Drawing Back DNA “Curtains” on New Gene-Editing Method

February 5, 2014

Using a dazzling technology to watch proteins collide, clutch, and slide along strands of DNA, researchers at Columbia University College of Physicians & Surgeons and UC-Berkeley report online in Nature that they have uncovered some of the secrets behind a powerful new genetic engineering technique.

The CRISPR technique is a faster, cheaper, and more precise method of inserting new genes into DNA, and the new findings may allow researchers to expand and improve its use in areas such as gene therapy.

Like many laboratory techniques used to cut and paste DNA, the CRISPR system was not invented by scientists but discovered in bacteria. It turns out that bacteria can steal small snippets of viral DNA and then retain these fragments like a library representing the complete history of viruses to which the bacteria have been exposed in the past.

If a virus ever tries to come back, the bacteria make RNA copies of these DNA sequences. In CRISPR, a protein called Cas9 then grabs the bits of RNA and uses them like a fingerprint to identify the viral invaders. The Cas9-RNA complexes then patrol the genome, sniff out invading viruses, and destroy the viral DNA.

The high specificity and programmability of Cas9 has allowed scientists to co-opt CRISPR systems as a powerful new tool for genome engineering to delete any gene they desire in any type of cell, as well as to turn genes on and off. Yet concerns remained that the system may have unwanted effects in other parts of the genome, essentially because many details of how CRISPR works are still unknown.

To get a clearer picture of how Cas9 finds and removes viral DNA, Jennifer Doudna of UC-Berkeley and her graduate student Samuel Sternberg turned to Eric Greene, PhD, associate professor of biochemistry and molecular biophysics at P&S, and his graduate student Sy Redding.

In Eric Greene’s lab, biochemistry is not just done in the traditional way, with activity assays and gels, but also with nano-fabricated DNA “curtains” that let the scientists watch biochemistry take place before their own eyes.

“We call it visual biology, or visual biochemistry, because we can see at the molecular level what these things are doing,” Greene says. “We’re watching them in real time and seeing them as they’re doing their real jobs, instead of relying on more traditional techniques that may only indirectly suggest what’s going on.”

To imagine what a DNA curtain looks like, think no further than curtains made of strands of plastic beads. But instead, DNA curtains are made of strands of DNA hanging side-by-side from a glass slide.

Greene developed DNA curtains as an assistant professor at Columbia, while trying to watch proteins perform their jobs on a single strand of DNA. With only a single strand, he could spend a full day in the lab and end up with just three data points. But by hanging thousands of DNA strands next to each other from a glass slide, it became possible to watch thousands of separate protein-DNA interactions in just a few hours.

With the DNA curtains, one of the lab’s main interests is understanding how proteins search for and identify specific sites in DNA. In the CRISPR research, Greene and Redding simply adapted their DNA curtain technology to investigate the actions of Cas9.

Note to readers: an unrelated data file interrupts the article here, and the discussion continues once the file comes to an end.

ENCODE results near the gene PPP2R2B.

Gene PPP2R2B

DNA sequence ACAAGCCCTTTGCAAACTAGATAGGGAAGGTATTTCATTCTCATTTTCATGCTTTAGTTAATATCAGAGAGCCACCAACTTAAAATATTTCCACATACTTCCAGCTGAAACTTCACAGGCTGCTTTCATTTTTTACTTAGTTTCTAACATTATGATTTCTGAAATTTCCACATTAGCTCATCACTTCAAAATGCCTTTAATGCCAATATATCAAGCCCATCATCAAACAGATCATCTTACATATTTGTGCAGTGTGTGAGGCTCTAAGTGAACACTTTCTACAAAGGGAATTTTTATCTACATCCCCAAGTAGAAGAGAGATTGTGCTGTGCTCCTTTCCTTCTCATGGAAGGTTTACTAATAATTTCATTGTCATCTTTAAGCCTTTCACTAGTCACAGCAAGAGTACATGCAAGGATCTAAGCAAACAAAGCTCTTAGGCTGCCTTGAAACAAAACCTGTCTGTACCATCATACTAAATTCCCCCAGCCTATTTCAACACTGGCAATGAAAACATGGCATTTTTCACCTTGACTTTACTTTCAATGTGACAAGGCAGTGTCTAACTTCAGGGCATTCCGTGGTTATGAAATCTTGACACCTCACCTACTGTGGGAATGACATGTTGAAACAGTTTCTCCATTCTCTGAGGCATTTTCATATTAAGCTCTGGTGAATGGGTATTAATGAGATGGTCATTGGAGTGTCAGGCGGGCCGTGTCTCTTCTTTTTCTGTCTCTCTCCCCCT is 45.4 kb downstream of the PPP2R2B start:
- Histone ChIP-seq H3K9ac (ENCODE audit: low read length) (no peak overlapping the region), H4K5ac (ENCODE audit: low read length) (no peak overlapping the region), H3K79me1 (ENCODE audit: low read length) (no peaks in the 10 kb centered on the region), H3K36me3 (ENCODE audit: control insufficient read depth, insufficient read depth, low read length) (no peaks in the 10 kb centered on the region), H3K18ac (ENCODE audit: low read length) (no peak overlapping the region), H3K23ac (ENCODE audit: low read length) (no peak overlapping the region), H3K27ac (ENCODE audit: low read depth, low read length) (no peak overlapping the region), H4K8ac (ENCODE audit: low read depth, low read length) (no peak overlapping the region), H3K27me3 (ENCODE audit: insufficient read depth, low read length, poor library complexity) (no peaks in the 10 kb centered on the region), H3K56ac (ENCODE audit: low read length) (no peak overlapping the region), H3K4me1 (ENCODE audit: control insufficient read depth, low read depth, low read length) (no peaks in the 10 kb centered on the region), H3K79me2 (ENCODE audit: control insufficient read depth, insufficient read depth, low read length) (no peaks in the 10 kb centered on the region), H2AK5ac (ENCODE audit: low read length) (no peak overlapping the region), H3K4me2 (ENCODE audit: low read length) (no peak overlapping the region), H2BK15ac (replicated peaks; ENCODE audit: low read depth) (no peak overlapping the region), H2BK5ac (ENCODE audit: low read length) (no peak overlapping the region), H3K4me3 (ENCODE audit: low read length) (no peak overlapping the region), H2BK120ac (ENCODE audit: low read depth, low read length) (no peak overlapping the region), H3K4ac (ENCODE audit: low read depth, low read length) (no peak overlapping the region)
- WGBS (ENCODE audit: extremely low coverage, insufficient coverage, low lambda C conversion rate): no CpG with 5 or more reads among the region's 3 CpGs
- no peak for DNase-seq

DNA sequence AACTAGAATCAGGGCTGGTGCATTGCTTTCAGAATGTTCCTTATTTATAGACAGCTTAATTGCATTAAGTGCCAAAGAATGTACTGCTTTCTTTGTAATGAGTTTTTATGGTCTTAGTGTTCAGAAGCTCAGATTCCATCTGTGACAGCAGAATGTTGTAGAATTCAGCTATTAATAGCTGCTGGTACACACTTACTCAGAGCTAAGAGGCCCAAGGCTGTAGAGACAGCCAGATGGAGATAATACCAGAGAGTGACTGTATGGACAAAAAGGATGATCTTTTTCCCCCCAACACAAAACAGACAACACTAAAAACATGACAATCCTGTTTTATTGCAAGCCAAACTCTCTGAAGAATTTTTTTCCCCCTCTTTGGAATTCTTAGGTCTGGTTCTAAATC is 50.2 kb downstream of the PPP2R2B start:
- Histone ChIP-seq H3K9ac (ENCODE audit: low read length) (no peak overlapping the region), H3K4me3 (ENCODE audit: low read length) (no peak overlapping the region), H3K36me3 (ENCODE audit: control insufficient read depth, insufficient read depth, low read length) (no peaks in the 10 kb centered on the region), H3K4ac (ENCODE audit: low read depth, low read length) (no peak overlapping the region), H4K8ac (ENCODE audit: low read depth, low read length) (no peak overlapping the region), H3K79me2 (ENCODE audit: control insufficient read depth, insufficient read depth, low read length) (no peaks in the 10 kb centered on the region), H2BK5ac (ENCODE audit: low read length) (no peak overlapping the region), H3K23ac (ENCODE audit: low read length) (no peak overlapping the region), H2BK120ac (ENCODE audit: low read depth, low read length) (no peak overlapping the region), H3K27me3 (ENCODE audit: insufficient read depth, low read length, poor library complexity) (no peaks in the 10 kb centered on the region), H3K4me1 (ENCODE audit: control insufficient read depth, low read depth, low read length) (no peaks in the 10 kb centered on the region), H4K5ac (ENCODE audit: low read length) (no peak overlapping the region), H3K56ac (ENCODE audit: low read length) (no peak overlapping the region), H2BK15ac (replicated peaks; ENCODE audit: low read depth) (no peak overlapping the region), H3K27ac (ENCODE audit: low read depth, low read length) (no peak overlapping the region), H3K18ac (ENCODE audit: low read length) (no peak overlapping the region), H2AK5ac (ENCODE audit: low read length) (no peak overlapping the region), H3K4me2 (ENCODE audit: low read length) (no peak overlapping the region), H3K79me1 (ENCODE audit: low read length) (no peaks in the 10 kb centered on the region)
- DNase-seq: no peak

The theory was that the Cas9 complex would grab onto the DNA and then slide along the strand, looking for its target. “But what we saw was pure, random three-dimensional diffusion,” Greene says. “Cas9 collides with the DNA randomly, but it is looking for something very specific during these collisions.”

(Watch an animation, created by Greene Lab Studios, of Cas9 searching DNA)

Cas9: The Enzyme, The RNA, & The Virus

As Cas9 collides with the viral DNA, it searches for a specific 3-nucleotide sequence called a “PAM.” If the short PAM sequence isn’t present, Cas9 quickly detaches from the DNA strand and floats around until it crashes into a different spot, and the process is repeated.

Once Cas9 finds a PAM sequence, the complex latches onto the strand a little longer and opens the DNA a bit to see if it matches the RNA bound to the Cas9 protein. If it matches, Cas9 clamps down on the DNA and cuts the strand.

“It’s basically doing a two-part search, first looking for the short PAM sequence and then asking whether the adjacent DNA matches the virus that it’s trying to destroy. This two-part mechanism sets Cas9 apart from any other target search we’ve looked at,” Greene says.

Though the sliding mechanism was believed to be the quickest-possible search mechanism, Redding explains that, “you can understand how a two-part search speeds the process by thinking about the way you find your favorite pair of red socks in the morning.”

“You don’t randomly open all of your dresser drawers until you happen to find your red socks. You just open your sock drawer and pick out your favorite pair of red socks. Cas9 is essentially doing the same thing: First it looks for the PAM (the 'sock drawer'), then it asks whether the sequence next to the PAM is correct (the 'red socks'). This lets Cas9 avoid wasting time searching through the entire genome by restricting its search to sites that have PAM sequences.”

For scientists using CRISPR for genetic engineering, the findings are good news, because they show that the system will target only genes next to the short PAM sequence. Even if the sequence targeted for removal by CRISPR is present in multiple places in the genome, Greene says, researchers need to consider only those lying next to the PAM sequences.

The study was supported by the National Science Foundation (MCB-1154511, MCB-1244557), National Defense Science & Engineering Graduate Research Fellowship program, NIH (GM074739), and the Howard Hughes Medical Institute.